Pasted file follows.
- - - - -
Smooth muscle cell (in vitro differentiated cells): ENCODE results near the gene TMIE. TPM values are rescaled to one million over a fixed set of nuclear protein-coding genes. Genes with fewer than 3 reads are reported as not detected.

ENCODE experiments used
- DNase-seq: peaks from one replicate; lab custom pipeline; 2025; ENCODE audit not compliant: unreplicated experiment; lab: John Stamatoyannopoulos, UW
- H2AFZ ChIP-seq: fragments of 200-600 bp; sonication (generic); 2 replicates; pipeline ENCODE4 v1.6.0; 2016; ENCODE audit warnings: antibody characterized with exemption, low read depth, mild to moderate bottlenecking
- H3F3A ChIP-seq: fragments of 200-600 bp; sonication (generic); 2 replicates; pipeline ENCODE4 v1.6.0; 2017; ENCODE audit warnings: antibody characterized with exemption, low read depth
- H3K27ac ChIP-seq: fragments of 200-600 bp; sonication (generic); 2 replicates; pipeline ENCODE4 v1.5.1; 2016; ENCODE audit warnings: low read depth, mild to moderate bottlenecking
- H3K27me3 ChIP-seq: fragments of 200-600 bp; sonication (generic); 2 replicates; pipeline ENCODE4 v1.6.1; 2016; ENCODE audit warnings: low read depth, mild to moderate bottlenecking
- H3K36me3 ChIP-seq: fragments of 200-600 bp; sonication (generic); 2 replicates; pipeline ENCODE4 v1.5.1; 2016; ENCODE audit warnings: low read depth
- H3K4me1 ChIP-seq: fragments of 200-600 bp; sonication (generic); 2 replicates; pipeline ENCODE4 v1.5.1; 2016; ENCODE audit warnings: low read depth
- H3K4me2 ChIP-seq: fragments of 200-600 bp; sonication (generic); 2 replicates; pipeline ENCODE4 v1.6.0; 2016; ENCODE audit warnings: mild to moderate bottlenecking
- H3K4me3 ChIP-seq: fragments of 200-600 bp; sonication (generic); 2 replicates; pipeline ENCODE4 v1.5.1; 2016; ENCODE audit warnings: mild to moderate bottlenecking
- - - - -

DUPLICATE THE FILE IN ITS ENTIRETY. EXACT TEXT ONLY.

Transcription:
Smooth muscle cell (in vitro differentiated cells): ENCODE results near the gene TMIE. TPM values are rescaled to one million over a fixed set of nuclear protein-coding genes. Genes with fewer than 3 reads are reported as not detected.

ENCODE experiments used
- DNase-seq: peaks from one replicate; lab custom pipeline; 2025; ENCODE audit not compliant: unreplicated experiment; lab: John Stamatoyannopoulos, UW
- H2AFZ ChIP-seq: fragments of 200-600 bp; sonication (generic); 2 replicates; pipeline ENCODE4 v1.6.0; 2016; ENCODE audit warnings: antibody characterized with exemption, low read depth, mild to moderate bottlenecking
- H3F3A ChIP-seq: fragments of 200-600 bp; sonication (generic); 2 replicates; pipeline ENCODE4 v1.6.0; 2017; ENCODE audit warnings: antibody characterized with exemption, low read depth
- H3K27ac ChIP-seq: fragments of 200-600 bp; sonication (generic); 2 replicates; pipeline ENCODE4 v1.5.1; 2016; ENCODE audit warnings: low read depth, mild to moderate bottlenecking
- H3K27me3 ChIP-seq: fragments of 200-600 bp; sonication (generic); 2 replicates; pipeline ENCODE4 v1.6.1; 2016; ENCODE audit warnings: low read depth, mild to moderate bottlenecking
- H3K36me3 ChIP-seq: fragments of 200-600 bp; sonication (generic); 2 replicates; pipeline ENCODE4 v1.5.1; 2016; ENCODE audit warnings: low read depth
- H3K4me1 ChIP-seq: fragments of 200-600 bp; sonication (generic); 2 replicates; pipeline ENCODE4 v1.5.1; 2016; ENCODE audit warnings: low read depth
- H3K4me2 ChIP-seq: fragments of 200-600 bp; sonication (generic); 2 replicates; pipeline ENCODE4 v1.6.0; 2016; ENCODE audit warnings: mild to moderate bottlenecking
- H3K4me3 ChIP-seq: fragments of 200-600 bp; sonication (generic); 2 replicates; pipeline ENCODE4 v1.5.1; 2016; ENCODE audit warnings: mild to moderate bottlenecking